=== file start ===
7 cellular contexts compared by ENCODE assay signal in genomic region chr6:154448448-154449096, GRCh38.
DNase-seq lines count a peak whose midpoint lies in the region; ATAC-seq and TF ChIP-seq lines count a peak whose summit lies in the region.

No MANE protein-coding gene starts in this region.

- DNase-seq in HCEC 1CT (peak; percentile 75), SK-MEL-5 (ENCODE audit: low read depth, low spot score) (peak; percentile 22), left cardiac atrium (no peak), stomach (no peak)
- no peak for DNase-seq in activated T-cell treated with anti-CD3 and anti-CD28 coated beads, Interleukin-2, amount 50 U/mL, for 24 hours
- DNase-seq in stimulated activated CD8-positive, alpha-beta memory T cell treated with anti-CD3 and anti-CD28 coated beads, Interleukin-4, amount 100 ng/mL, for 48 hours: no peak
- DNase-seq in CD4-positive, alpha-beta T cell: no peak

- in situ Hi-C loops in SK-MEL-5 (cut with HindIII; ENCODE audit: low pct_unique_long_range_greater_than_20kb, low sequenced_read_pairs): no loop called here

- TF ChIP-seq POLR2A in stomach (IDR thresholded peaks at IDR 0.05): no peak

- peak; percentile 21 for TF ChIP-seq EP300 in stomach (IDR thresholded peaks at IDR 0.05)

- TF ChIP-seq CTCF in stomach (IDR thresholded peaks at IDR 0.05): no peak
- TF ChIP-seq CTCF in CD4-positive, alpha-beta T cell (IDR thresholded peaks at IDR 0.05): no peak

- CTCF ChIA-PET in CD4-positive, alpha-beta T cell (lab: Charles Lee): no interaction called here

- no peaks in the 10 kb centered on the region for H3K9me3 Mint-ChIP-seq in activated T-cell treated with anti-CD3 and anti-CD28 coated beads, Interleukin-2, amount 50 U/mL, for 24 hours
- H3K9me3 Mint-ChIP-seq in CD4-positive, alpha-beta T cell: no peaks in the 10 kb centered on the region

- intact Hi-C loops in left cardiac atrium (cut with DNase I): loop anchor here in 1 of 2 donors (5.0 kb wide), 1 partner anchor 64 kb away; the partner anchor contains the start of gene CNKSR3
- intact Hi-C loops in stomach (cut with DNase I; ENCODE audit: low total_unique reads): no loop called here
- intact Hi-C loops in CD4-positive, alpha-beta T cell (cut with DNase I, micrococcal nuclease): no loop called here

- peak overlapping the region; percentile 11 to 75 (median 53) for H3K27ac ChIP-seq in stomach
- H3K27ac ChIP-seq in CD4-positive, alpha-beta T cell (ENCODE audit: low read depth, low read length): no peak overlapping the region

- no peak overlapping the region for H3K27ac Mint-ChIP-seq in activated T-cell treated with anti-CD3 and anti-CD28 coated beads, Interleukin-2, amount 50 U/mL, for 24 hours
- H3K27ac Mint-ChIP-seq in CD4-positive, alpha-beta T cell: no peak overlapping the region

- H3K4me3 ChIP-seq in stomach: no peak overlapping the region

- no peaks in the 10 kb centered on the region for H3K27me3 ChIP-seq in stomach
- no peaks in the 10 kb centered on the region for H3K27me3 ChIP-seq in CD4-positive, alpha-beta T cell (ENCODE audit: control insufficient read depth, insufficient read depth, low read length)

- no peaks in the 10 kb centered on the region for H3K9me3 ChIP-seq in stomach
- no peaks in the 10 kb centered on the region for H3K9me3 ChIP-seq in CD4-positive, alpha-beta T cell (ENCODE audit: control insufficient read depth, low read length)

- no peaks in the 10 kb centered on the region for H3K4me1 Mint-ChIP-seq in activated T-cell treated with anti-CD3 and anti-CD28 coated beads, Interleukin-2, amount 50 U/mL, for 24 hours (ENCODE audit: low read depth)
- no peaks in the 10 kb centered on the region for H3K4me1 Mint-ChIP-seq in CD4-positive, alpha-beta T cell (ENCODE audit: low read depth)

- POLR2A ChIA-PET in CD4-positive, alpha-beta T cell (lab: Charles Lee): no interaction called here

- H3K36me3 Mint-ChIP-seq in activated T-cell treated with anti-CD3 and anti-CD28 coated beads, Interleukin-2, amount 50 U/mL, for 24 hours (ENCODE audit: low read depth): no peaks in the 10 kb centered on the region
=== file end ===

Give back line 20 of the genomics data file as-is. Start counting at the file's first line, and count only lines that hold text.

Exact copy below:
- H3K27ac ChIP-seq in CD4-positive, alpha-beta T cell (ENCODE audit: low read depth, low read length): no peak overlapping the region